Always use eye protection and a filter mask when grinding foam. Grinding foam can kick up a lot of dust that can irritate your eyes and lungs.
Occasionally rub the area you're grinding to make sure there are no significant high or low spots. If there are, gradually remove them with the grinder.
While you're grinding down some of the stock foam, you may want to dish the surface a bit to improve cradling. The back part of the driver's platform on this Honda VFR seat (pictured below) needed to be taken down as far as the seat pan to mitigate the pitch angle and improve cradling. Removing this much foam doesn't pose a problem since I'm adding about 1 1/2 layers of quality foam on top of this area. Also, very little weight is supported in the very back area area of the driver's platform.
The before-after pictures above bring up a good point: sometimes the shape of the stock seat pan and stock amount of foam doesn't offer much opportunity to grind down enough foam to make substantial pitch or cradle changes. This may cause other modifications to increase the seat height a bit, though this depends on the specific combinations of modifications made. It's a trial-and-error process that will be different for each bike and rider.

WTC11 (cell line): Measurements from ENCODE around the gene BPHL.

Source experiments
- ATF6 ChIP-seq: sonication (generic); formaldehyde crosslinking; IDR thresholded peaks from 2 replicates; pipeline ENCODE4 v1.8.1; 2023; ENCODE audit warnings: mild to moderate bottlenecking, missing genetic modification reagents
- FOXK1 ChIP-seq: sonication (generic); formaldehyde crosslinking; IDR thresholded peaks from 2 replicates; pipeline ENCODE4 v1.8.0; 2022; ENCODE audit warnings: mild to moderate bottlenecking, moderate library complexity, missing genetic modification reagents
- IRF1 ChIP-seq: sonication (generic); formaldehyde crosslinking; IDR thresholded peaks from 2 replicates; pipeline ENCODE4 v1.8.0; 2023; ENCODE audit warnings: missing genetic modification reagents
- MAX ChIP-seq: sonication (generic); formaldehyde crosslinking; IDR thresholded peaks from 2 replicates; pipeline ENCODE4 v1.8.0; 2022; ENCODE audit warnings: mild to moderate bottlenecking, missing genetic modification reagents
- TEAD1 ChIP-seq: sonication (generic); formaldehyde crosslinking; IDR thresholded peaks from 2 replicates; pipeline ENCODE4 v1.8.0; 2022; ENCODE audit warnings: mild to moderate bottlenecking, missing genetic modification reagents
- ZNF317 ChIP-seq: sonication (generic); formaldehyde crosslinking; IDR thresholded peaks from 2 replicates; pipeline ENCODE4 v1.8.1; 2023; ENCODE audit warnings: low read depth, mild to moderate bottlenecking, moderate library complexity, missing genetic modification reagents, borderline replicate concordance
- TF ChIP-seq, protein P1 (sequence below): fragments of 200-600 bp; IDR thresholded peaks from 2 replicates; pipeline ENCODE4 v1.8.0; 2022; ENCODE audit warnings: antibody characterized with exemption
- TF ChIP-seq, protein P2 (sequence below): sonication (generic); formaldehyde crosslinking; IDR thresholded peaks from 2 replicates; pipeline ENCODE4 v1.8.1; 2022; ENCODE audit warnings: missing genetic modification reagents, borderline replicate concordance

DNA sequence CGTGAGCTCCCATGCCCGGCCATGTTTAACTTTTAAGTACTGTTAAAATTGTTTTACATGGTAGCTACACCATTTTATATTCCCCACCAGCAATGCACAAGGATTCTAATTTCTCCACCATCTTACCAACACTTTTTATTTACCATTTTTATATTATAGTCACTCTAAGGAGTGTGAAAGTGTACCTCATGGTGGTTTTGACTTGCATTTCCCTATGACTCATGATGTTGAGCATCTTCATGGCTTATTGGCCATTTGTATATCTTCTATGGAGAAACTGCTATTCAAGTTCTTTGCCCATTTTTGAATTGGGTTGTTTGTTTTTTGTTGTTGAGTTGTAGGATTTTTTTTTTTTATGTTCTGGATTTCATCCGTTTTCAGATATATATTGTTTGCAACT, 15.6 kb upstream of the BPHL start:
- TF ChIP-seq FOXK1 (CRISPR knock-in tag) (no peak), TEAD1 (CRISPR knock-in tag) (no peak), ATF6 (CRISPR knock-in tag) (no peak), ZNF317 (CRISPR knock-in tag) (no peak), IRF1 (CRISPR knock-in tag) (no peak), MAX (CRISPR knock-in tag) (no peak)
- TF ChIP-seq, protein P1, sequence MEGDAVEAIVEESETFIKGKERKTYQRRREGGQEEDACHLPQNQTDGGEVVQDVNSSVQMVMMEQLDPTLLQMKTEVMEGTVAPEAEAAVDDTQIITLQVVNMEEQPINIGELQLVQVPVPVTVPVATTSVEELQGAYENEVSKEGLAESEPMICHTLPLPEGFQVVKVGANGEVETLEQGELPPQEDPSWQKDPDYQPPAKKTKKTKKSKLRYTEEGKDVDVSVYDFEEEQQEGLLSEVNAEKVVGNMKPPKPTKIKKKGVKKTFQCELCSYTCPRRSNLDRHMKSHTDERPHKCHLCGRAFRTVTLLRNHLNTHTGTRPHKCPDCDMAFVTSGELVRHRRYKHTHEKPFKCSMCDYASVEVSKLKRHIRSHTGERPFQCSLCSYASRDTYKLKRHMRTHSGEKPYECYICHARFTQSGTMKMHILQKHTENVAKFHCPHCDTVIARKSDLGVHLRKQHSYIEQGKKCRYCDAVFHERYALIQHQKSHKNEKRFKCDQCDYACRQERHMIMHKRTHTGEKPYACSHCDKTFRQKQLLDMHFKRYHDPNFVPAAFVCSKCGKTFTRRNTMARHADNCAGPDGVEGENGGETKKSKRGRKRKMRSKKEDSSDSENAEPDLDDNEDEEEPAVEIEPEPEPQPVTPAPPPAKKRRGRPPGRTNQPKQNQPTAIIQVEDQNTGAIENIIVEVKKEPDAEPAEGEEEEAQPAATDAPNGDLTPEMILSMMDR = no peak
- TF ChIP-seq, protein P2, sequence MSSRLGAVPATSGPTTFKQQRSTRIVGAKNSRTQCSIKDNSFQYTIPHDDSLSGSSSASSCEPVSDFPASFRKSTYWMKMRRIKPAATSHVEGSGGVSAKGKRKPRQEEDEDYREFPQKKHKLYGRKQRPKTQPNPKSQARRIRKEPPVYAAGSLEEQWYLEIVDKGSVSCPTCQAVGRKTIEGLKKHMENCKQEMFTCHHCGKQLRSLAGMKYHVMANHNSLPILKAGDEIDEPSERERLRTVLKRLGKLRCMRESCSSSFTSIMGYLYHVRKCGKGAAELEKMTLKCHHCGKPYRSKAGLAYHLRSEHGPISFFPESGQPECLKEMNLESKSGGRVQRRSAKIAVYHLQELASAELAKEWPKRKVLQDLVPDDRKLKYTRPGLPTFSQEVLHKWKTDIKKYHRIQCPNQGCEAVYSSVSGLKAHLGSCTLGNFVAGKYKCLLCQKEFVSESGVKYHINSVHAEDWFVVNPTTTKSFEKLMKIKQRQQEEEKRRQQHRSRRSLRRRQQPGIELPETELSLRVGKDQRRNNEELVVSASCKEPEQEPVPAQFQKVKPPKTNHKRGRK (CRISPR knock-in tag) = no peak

In this particular case, I was able to reduce the height of the rubber bumpers under the seat pan. This reduced the forward pitch of the stock seat slightly. I didn't want to completely remove the bumpers since they absorb some engine and road vibration, and also to prevent the seat pan from grinding on the rear cowl plastic.
Adding some width in the area that bears most of a rider's weight will help cradling and comfort. About the most that can be added without changing the seat pan is about 1 1/2 inches beyond the stock width. Adding too much extra width also will make re-using the stock seat cover more challenging.
The pictures below show one way to do this. Cut out a section of the stock foam. Using spray adhesive, place a piece of rebond or firm closed-cell foam in the cut out section. I like using 1" thick pieces of foam, since they're easier to cut and shape. If you want a thicker, 2" piece, all you need to do is laminate (i.e., glue) two 1" pieces together using spray adhesive.